Abstract: Poster Presentations |


Branislav Gvozdenovic, MD, MSc*; Vladimir Zugic, MD, PhD; Mira Vukovic, MD
Author and Funding Information

Vozdovac, Belgrade, Serbia and Montenegro

Chest. 2006;130(4_MeetingAbstracts):163S. doi:10.1378/chest.130.4_MeetingAbstracts.163S-b
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PURPOSE: The aim of the study was to examine the impact of the severity of asthma exacerbations on the patients’ satisfaction with inhaled medication.

METHODS: In the cross-sectional study, the “Satisfaction with Inhaled Asthma Treatment Questionnaire” (SATQ) was administered in 119 ambulatory asthma patients (44 male, mean FEV1 was 74.8 ± 23.2% predicted, mean age was 44.5 ± 16.9 years, average duration of asthma was 11.9 ± 9.2 years). SATQ has four domains that reflect different aspects of satisfaction: effectiveness of treatment, ease of use, medication burden, and side-effects and worries. The scores are calculated for the overall satisfaction as well as for the individual domains (on the 7-point scale). The bigger the score the better the satisfaction.The patients were assigned into three severity groups depending of their FEV1 readings: Group I (54 pts) –FEV1 80% predicted and above; Group II (34 pts) –FEV1 between 60% and 79% predicted; Group III (31 pts) –FEV1 < 60% predicted.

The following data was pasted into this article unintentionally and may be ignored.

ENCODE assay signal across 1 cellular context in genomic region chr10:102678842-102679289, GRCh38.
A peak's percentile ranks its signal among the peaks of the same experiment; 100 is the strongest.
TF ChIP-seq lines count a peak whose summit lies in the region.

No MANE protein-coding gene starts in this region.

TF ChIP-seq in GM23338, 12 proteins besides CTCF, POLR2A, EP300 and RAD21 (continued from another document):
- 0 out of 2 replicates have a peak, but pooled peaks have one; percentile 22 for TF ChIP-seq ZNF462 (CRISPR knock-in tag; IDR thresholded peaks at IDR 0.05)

RESULTS: Mean overall SATQ scores were 5.83 in group I, 5.69 in group II and 5.02 in group III. Statistically highly significant difference between all SATQ scores (except for medication burden domain) with regard to the patient groups was established by means of ANOVA (for overall SATQ score F = 11.86, p < 0.001). Pearson’s coefficient of linear correlation also showed a statistically highly significant correlation between the overall SATQ scores and the FEV1 values (r = 0.342, p < 0.001).

CONCLUSION: Patients’ satisfaction with inhaled medication, that could be well determined by the SATQ questionnaire, strongly reflects the severity of asthma exacerbations as assessed by means of the spirometry.

CLINICAL IMPLICATIONS: Satisfaction with inhaled asthma treatment could be successfully used as an outcome in asthma clinical research and practice.

DISCLOSURE: Branislav Gvozdenovic, None.

Wednesday, October 25, 2006

12:30 PM - 2:00 PM




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